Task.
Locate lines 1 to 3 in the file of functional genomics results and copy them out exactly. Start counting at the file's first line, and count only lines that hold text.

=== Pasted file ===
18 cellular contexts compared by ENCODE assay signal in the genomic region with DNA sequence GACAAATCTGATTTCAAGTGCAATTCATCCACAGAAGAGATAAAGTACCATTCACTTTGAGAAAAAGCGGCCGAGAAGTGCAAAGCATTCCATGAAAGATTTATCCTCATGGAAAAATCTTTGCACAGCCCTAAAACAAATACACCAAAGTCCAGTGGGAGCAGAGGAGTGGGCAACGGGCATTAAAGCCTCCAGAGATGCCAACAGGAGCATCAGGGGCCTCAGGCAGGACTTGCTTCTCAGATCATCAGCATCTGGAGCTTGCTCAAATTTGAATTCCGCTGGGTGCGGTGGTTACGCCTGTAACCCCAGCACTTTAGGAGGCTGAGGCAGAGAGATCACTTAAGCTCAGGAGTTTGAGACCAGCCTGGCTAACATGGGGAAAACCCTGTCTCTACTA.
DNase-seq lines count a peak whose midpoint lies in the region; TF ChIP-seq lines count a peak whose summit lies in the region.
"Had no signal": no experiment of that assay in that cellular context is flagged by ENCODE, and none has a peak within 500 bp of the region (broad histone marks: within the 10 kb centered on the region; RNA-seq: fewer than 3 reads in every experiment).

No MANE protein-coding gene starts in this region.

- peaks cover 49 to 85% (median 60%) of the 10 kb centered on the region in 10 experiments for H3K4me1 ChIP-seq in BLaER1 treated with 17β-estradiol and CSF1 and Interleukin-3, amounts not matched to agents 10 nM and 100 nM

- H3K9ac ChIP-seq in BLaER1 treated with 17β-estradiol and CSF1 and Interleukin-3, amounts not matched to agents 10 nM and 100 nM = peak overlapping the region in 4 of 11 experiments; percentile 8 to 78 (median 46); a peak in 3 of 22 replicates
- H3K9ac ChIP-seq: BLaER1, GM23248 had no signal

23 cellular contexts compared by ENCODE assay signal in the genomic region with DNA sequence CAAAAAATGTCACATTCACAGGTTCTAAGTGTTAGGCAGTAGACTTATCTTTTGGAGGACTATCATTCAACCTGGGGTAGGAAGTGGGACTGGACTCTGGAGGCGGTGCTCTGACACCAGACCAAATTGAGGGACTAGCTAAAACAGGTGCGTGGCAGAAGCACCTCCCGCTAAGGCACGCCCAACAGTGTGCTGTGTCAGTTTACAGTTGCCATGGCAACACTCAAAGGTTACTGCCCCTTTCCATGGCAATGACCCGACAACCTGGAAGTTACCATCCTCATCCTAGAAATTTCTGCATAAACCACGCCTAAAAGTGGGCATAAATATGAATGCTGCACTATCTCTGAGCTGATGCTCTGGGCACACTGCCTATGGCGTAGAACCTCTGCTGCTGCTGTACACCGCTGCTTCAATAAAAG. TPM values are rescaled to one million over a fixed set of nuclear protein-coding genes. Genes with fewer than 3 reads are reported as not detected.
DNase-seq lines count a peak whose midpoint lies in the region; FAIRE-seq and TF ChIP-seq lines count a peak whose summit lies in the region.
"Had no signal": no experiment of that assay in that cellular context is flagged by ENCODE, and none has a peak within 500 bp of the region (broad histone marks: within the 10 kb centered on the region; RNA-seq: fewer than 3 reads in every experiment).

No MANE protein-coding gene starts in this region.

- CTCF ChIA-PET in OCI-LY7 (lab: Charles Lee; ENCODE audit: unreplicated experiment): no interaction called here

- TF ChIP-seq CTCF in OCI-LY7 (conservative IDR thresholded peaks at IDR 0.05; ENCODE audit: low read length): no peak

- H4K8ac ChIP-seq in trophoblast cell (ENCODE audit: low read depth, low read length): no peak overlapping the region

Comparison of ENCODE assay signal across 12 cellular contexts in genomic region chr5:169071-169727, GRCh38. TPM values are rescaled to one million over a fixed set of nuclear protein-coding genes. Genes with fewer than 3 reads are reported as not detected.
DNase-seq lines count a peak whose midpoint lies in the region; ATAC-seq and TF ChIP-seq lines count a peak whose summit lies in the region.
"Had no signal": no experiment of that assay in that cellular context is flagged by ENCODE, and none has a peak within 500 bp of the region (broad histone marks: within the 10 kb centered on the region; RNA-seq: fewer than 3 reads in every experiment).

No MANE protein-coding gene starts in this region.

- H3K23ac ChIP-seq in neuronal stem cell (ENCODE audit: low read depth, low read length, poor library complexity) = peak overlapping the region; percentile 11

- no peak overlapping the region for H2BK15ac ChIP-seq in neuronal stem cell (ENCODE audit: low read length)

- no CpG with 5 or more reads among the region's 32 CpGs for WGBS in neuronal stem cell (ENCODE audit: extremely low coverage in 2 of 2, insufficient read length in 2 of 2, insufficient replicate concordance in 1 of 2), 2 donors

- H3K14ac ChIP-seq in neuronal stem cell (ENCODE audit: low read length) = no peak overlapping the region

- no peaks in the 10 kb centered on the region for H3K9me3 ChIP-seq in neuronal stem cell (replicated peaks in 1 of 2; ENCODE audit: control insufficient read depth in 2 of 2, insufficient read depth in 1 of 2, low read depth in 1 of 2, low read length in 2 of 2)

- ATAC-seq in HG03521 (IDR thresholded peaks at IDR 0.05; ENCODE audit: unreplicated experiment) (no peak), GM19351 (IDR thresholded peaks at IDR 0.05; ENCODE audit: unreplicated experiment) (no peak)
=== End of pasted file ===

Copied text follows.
18 cellular contexts compared by ENCODE assay signal in the genomic region with DNA sequence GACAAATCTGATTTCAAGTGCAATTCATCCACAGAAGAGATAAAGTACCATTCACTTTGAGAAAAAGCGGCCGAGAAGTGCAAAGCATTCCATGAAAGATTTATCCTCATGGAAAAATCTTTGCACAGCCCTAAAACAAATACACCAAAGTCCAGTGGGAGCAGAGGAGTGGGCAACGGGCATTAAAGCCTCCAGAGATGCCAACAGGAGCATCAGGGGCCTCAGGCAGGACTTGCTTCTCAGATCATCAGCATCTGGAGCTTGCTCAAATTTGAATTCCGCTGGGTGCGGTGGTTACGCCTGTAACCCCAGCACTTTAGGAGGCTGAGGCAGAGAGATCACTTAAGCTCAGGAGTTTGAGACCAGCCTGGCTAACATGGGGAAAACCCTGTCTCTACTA.
DNase-seq lines count a peak whose midpoint lies in the region; TF ChIP-seq lines count a peak whose summit lies in the region.
"Had no signal": no experiment of that assay in that cellular context is flagged by ENCODE, and none has a peak within 500 bp of the region (broad histone marks: within the 10 kb centered on the region; RNA-seq: fewer than 3 reads in every experiment).